As the devices around us continue to get smarter, there is an increasingly slippery slope regarding an outsider’s access to its owner’s private information. With no specific precedent established, each instance of a request for information expectedly stirs the proverbial pot. In December, the police department in Bentonville, Arkansas decided to dip into this ongoing debate by requesting access to an Amazon Echo device it believes harbors information pertaining to a 2015 murder. Though the police have already obtained some data from the device, it appears as though it’s searching for even more access to an otherwise privately contained batch of information.
Just over a year ago, a man by the name of James Andrew Bates drew a charge of first-degree murder after police found the deceased body of Victor Collins in Bates’ hot tub. While investigating the who, what, why, when, and how of the incident, the Bentonville Police Department noticed a slew of connected devices installed throughout Bates’ home — including a Honeywell alarm system and, the device in question, an Amazon Echo.
Requested by the police was access to any audio recordings, text records, purchase history, or transcribed documents pertaining to Bates and any of his relative Amazon information. Amazon has not fulfilled the police department’s solicitation for the Echo’s audio recordings, though it has already supplied Bates’ prior purchases and account information. The police department says it already pulled data from the Echo, though it’s not entirely known how much usable audio or text was not only extracted but capable of being utilized in court.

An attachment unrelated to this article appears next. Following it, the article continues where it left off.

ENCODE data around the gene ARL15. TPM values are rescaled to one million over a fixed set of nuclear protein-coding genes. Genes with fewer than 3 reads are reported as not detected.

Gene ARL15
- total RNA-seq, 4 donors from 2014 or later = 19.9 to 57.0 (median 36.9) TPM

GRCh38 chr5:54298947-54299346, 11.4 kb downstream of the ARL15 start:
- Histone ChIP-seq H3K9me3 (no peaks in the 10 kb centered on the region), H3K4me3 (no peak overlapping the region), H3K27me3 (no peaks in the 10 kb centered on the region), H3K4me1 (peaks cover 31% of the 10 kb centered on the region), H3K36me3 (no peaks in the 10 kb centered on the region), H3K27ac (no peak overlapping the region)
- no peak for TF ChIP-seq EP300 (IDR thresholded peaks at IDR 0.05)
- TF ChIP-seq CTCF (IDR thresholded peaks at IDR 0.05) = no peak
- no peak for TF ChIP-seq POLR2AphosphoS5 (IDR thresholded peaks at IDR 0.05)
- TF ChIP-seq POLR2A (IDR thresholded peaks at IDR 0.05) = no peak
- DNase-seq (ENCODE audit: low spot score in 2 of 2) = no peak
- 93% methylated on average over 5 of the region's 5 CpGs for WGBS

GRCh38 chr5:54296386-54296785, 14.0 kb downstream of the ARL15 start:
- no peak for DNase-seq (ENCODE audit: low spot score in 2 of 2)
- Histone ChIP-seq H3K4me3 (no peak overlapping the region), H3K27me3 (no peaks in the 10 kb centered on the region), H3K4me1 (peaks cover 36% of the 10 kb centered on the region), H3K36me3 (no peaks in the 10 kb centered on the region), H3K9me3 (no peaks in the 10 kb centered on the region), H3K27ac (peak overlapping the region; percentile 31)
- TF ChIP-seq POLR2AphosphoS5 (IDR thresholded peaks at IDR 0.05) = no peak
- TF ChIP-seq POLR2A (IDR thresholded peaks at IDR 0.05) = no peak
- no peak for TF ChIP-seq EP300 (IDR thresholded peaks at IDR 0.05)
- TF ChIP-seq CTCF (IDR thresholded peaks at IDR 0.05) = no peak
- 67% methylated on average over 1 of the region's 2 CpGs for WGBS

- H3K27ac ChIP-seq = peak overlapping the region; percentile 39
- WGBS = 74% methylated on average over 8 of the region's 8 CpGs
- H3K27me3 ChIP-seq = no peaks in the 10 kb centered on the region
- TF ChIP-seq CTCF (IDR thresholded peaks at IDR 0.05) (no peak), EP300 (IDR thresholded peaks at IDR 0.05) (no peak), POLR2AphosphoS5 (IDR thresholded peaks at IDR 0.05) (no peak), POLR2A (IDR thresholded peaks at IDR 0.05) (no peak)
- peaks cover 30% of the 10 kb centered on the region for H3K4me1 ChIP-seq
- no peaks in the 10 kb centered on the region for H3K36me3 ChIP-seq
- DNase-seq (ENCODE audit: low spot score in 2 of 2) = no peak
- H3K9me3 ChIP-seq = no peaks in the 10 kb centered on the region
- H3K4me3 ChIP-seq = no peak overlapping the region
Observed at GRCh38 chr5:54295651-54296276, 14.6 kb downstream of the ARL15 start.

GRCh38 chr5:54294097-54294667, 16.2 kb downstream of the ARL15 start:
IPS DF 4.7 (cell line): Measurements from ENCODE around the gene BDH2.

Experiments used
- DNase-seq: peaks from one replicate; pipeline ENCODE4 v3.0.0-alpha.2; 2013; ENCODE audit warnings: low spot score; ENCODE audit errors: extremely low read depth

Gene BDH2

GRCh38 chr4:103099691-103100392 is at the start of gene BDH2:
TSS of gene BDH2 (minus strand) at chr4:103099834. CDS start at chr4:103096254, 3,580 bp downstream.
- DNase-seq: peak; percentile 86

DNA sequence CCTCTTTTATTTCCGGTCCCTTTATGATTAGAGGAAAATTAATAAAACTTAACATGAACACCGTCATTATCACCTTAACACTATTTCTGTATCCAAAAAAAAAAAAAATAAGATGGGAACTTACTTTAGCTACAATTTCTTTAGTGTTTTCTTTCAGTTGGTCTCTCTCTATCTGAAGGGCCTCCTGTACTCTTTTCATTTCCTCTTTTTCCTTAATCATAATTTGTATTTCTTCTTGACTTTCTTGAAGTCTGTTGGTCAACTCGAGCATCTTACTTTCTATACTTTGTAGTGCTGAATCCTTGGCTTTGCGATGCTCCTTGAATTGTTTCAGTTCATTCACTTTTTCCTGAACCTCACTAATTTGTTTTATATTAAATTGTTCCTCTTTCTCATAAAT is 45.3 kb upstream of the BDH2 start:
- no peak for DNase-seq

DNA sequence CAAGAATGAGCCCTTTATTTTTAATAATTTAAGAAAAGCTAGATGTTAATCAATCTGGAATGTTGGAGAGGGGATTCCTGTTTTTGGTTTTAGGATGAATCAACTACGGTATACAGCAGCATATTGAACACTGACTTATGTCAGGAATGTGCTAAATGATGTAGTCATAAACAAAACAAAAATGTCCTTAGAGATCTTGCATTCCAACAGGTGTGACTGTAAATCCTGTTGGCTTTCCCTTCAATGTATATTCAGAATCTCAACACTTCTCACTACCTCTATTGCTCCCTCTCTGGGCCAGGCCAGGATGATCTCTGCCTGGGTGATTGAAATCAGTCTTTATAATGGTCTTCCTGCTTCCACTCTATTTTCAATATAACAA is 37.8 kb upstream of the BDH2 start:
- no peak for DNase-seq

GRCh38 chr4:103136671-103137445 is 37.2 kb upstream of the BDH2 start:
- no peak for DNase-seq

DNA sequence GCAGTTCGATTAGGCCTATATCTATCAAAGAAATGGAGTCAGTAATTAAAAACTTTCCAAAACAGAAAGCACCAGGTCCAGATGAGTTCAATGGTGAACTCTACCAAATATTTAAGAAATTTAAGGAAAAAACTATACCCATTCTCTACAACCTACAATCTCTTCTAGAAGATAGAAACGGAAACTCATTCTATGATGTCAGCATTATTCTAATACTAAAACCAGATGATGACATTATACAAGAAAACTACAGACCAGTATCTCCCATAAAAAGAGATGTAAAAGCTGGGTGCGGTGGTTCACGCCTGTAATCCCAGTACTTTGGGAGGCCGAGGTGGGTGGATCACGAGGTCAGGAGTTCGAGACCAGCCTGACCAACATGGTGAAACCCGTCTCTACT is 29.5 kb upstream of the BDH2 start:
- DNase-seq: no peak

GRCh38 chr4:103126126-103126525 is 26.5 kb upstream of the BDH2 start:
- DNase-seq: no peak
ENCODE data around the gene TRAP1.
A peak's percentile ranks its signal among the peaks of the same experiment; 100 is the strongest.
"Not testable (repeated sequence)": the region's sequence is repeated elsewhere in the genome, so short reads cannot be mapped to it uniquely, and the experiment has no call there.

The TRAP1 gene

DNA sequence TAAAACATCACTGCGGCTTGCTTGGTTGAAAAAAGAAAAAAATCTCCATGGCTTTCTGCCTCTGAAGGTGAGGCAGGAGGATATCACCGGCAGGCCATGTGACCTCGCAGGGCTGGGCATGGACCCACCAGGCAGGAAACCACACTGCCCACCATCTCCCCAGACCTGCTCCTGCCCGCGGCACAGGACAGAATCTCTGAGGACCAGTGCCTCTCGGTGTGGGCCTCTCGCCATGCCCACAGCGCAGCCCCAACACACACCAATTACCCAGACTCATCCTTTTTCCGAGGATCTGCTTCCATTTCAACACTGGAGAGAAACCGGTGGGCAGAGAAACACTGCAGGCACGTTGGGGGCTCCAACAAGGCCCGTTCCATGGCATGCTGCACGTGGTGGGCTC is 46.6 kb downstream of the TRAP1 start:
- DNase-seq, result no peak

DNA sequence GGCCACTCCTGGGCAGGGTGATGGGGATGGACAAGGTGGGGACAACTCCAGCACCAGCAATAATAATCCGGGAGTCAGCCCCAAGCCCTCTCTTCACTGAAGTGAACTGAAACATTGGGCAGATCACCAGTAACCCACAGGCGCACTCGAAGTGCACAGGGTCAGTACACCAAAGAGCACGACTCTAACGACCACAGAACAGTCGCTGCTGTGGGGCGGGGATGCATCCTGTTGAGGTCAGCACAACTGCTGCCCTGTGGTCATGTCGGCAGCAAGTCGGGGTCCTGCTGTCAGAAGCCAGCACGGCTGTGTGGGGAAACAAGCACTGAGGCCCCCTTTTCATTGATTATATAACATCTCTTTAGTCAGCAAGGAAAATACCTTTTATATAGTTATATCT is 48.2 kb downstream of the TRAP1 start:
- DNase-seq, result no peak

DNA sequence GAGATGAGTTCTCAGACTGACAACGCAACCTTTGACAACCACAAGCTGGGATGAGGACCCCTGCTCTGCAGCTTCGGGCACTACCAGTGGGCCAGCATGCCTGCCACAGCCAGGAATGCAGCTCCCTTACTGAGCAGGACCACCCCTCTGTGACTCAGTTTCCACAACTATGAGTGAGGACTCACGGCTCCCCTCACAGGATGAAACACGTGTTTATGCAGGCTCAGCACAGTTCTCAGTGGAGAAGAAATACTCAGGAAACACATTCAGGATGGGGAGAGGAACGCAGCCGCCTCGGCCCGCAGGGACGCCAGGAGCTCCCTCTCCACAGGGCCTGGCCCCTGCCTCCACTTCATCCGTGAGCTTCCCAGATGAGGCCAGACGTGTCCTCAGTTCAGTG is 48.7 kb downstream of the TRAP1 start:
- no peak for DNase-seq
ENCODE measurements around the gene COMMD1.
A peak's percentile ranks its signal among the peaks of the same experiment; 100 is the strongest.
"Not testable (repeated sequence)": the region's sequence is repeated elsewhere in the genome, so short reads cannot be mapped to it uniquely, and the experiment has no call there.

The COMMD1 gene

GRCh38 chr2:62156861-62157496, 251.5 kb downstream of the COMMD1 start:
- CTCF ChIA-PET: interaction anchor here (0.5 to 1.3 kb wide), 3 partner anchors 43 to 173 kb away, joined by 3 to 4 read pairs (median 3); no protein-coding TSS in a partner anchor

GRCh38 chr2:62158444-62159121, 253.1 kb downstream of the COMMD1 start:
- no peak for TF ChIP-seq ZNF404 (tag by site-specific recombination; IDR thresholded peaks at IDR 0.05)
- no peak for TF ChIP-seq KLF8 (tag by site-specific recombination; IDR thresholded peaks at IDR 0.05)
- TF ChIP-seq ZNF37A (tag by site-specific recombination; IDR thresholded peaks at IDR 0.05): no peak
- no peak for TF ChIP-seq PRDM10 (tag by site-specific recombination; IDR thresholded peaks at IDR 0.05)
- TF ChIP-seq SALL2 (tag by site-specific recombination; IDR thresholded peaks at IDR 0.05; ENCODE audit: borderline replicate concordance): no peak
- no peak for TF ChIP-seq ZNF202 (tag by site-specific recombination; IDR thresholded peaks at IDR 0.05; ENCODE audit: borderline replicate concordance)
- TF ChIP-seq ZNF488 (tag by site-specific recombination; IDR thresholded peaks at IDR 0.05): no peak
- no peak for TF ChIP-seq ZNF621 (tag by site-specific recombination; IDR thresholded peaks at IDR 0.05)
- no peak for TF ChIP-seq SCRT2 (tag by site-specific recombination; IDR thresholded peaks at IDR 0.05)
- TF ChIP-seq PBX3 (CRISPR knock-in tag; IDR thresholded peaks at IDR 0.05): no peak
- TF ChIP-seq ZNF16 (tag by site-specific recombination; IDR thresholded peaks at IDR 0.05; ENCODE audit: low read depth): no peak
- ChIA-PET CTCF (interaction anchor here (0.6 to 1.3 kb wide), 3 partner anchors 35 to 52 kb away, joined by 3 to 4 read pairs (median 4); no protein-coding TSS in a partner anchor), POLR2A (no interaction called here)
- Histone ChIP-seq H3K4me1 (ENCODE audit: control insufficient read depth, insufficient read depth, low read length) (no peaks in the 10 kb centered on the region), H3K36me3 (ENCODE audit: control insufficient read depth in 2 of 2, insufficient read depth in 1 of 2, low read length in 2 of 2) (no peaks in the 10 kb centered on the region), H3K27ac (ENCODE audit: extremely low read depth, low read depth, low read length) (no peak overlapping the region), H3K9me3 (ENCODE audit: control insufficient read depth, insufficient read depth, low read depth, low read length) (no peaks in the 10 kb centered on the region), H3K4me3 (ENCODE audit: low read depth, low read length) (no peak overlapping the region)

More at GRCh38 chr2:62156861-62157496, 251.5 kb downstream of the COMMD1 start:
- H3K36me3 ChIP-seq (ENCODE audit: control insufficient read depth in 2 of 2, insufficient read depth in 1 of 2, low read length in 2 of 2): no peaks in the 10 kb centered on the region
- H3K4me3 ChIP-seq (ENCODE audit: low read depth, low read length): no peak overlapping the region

So what could the police department have feasibly pulled from the Echo device? It’s known that Amazon’s voice-activated devices remain consistently awake while waiting for a specific wake word but whether or not it’s always actively listening or recording creates a bit of a gray area. According to an in-depth Wired article about Google Home and Amazon Echo’s ability to record voice, it’s pointed out that although the devices each search for a wake word, anything said before its designated prompt isn’t stored or transmitted. If this is true, then it’s unlikely the Bentonville police department holds much in the way of usable data — unless Bates uttered the wake word around the time of Collins’ death.
Although it’s unknown the kind of damning information this Echo may possess, the police did acknowledge that Bates’ water meter displayed a dramatic spike in usage during the night in question. Granted, a hot tub remains a central part of Collins’ mysterious death but the water meter shows that roughly 140 gallons of water were used over a brief two-hour time period from 1 a.m. to 3 a.m. To the investigators, this assessment of the water meter — and to a larger extent, the request for the Echo data — is them merely doing their job. As far as Bates’ defense attorney is concerned, it’s a violation of privacy.
“You have an expectation of privacy in your home, and I have a big problem that law enforcement can use the technology that advances our quality of life against us,” said Kimberly Weber, Bates’ defense attorney, according to a report by The Information.
With the trial of James Andrew Bates scheduled for 2017, it’s expected the two sides — and eventually Amazon itself — will continue to debate the merit and virtue associated with openly sharing the data of a connected device such as Amazon’s Echo. However, it won’t be until this trial concludes for there to exist any semblance of a theory as to whether or not the actual data proves critical in the pursuit of justice — or if it serves as nothing more than an establishment of an unpredictable precedent.